Current and Potential Treatments

Prevention is the best treatment -- not getting the viral infection in the first place is the best cure when it comes to hepatitis. There is no vaccine to prevent hepatitis C Therefore, it would be a good idea for those in high risk groups to know the signs and symptoms associated with hepatitis C infection. If a person is in a high risk group such as intravenous drug addict, do not shoot drugs. If the person is compelled to shoot drugs, they should try and stop with the help of a treatment program.

Of course this advice is non-sense to a dedicated drug abuser. So, if the dedicated individual cannot stop, they should never share needles, syringes, water, or "works." A suggestion of getting the necessary vaccinations against hepatitis A and B. would also be a good idea. But if tall that fails, the signs and symptoms of a hepatitis related disease can be looked for. The signs are:

Jaundice

Fatigue dark urine abdominal pain loss of appetite nausea

The true problem however is that eighty percent or more of the persons infected may show any signs or symptoms.

Like the healthcare industry, many barbers and beauticians were adversely affected with the discovery of human immunodeficiency virus. The disease caused millions of hair care professionals to stop using straight razors n the typical haircut. The advice is clear - never share personal care items that may have blood on them such as razors and toothbrushes. Healthcare or public safety workers should always follow whatever routine precautions are in place when it comes to needles and sharp items and they should obviously get vaccinated against hepatitis B

HCV can be spread by sex however doctors and scientists feel it occurs on rare occasions. Although there is no documented proof or guaranteed success, doctors still recommend that if a person is having sex with more than one steady sex partner to use condoms correctly and on each occurrence of sex. This tried philosophy will work in the prevention of sexually transmitted diseases. Another precaution might be to get vaccinated against the hepatitis B strain.

The current tattooing phase is and will continue to be a problem in regard to hepatitis. One should consider the risks prior to getting a tattoo or body piercing. The kids of my generation think they are safe procedures and only pain will be an issue, but industry tools can have someone else's blood on them similar to a hypodermic needle if the artist or piercer did not follow proper health procedures.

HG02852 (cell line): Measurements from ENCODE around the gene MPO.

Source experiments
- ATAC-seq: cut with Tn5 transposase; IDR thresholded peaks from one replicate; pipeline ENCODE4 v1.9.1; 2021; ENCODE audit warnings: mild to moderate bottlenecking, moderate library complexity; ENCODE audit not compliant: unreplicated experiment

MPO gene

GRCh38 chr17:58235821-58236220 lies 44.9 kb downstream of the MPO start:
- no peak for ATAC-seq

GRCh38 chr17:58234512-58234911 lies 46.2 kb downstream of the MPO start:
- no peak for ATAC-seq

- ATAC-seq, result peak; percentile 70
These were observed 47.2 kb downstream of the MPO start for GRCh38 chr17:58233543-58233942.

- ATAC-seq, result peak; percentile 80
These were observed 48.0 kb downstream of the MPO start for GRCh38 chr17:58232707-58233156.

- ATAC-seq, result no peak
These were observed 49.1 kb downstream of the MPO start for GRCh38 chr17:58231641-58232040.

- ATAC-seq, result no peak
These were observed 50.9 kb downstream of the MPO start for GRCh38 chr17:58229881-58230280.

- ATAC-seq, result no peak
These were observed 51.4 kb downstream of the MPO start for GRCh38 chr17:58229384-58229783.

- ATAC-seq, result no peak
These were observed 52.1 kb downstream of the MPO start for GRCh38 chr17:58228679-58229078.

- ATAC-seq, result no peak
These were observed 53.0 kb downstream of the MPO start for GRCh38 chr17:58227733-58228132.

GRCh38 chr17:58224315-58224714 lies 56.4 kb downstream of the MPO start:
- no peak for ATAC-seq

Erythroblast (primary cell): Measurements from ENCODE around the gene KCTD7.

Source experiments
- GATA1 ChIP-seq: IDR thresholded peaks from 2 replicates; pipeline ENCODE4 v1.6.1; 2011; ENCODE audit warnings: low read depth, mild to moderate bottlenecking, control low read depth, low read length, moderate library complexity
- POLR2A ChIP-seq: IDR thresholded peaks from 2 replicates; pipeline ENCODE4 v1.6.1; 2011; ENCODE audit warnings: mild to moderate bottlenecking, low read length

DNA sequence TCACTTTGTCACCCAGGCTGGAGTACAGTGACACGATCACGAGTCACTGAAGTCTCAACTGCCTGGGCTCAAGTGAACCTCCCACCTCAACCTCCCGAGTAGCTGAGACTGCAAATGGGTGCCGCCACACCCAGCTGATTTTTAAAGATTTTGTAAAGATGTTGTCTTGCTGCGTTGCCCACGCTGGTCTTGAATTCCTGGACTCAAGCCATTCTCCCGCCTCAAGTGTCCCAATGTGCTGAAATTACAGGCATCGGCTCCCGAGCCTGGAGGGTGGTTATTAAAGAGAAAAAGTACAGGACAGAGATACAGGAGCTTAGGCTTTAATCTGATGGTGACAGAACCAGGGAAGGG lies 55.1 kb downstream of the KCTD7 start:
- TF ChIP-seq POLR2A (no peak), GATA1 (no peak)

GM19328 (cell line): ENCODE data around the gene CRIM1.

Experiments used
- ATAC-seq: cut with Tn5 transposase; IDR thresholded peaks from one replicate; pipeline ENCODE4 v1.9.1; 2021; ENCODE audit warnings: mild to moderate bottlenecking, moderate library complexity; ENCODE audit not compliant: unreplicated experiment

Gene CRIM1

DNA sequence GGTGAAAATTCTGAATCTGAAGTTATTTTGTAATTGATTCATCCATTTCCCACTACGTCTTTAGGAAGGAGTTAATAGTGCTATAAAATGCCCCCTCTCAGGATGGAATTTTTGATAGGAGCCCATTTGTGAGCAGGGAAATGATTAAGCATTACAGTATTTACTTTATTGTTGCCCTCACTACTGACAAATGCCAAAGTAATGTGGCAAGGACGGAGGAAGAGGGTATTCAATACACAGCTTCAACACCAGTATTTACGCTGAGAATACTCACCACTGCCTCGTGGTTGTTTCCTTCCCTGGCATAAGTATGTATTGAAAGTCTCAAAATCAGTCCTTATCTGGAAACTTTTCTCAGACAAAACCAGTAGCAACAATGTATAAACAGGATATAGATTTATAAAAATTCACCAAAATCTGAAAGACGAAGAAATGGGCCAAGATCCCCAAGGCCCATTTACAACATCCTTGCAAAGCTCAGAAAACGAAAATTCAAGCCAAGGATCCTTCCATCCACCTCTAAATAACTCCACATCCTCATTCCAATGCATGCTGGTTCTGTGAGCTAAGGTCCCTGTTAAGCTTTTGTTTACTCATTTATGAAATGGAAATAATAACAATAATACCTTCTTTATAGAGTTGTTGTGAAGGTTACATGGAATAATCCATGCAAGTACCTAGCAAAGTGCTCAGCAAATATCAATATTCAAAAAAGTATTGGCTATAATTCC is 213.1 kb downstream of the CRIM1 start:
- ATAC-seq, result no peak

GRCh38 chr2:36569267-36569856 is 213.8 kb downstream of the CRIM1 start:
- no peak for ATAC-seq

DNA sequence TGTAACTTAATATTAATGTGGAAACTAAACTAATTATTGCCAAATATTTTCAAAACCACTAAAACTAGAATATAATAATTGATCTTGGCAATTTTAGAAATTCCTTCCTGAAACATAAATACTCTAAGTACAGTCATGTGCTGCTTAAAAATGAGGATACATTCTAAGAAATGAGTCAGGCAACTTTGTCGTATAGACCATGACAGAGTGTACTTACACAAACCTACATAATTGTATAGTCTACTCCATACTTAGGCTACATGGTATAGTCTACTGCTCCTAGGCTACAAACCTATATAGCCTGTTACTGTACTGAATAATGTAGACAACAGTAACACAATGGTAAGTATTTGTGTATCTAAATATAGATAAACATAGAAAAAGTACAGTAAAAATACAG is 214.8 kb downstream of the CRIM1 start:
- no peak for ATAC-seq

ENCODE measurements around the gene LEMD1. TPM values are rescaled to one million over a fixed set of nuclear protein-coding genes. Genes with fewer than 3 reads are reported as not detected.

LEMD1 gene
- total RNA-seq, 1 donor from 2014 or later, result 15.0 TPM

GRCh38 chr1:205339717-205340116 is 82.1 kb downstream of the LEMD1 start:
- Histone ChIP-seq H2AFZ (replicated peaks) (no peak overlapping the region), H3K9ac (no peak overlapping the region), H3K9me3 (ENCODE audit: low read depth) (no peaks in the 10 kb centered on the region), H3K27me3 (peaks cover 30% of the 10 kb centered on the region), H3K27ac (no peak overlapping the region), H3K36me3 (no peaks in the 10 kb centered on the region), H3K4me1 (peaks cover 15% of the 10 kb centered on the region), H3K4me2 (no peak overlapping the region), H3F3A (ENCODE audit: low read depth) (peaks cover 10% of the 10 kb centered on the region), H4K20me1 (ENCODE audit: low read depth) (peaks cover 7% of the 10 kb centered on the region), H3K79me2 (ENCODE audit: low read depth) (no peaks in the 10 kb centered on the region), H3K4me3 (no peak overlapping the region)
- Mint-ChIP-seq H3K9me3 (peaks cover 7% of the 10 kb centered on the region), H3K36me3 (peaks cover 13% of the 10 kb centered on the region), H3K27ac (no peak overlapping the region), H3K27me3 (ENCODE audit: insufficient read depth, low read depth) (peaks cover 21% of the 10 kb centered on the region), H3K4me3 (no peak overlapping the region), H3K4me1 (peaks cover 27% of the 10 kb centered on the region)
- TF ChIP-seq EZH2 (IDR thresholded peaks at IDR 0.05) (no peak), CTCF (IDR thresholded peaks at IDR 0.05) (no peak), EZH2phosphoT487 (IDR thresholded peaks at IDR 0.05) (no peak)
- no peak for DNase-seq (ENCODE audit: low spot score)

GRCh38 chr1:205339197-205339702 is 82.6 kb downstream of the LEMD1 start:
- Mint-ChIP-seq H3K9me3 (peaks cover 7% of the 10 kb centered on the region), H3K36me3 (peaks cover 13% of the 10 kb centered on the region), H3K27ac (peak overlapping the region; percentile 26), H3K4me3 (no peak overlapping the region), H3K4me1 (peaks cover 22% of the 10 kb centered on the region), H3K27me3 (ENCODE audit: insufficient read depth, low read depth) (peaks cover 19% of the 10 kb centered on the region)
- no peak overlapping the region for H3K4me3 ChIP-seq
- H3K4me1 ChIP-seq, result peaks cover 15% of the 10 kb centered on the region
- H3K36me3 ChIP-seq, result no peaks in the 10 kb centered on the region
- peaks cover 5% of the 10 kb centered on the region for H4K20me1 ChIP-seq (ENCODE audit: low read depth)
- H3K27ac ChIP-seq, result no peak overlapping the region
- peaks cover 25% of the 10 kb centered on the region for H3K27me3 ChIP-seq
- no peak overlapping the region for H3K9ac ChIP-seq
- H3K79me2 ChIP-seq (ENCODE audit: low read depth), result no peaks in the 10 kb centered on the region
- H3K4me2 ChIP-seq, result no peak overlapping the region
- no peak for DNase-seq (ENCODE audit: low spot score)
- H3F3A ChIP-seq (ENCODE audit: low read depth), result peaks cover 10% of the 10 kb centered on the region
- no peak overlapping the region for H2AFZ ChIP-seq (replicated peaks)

As stated, there is no cure or preventive medicine that can stop hepatitis. So if an individual gets the disease, there are only the few drug solutions currently available. "In 1998 it introduced Rebetron, a combination therapy of injectable Intron A and the antiviral capsule ribavirin, which has been shown to be considerably more effective than Intron A alone. Even so, however, some researchers have said that up to 60% of patients taking Rebetron fail to respond, underscoring the need for better drugs." (Price)

These drugs represent big business as the combined sales for both Rebetron and Intron A was approximately seven hundred and twenty million dollars last year for Schering-Plough. The other shotgun consists of Interferon and ribavirin. These are a few of the licensed treatments for chronic hepatitis. Once the HCV has been positively identified, the positive person must be evaluated for liver disease by their family doctor and they should avoid drinking alcohol because the chance of live r disease increases with each drink.

Conclusion

In conclusion, this term paper attempted to shed light on the hepatitis C virus. There are several strains of the hepatitis virus with some being non-issues such as the hepatitis A strain and others that are incurable killers. This report focused specifically on the Hepatitis C virus which falls under the latter. The report demonstrated that there are many ways for an individual to acquire the hepatitis C virus and that once it takes hold; liver problems are a natural transition. This report focused on the history of the virus; its molecular structure; the replication of genome; modes of infection and finally… [END OF PREVIEW]

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Hepatitis.  (2004, April 16).  Retrieved May 22, 2019, from https://www.essaytown.com/subjects/paper/hepatitis-c/9775603

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"Hepatitis."  Essaytown.com.  April 16, 2004.  Accessed May 22, 2019.
https://www.essaytown.com/subjects/paper/hepatitis-c/9775603.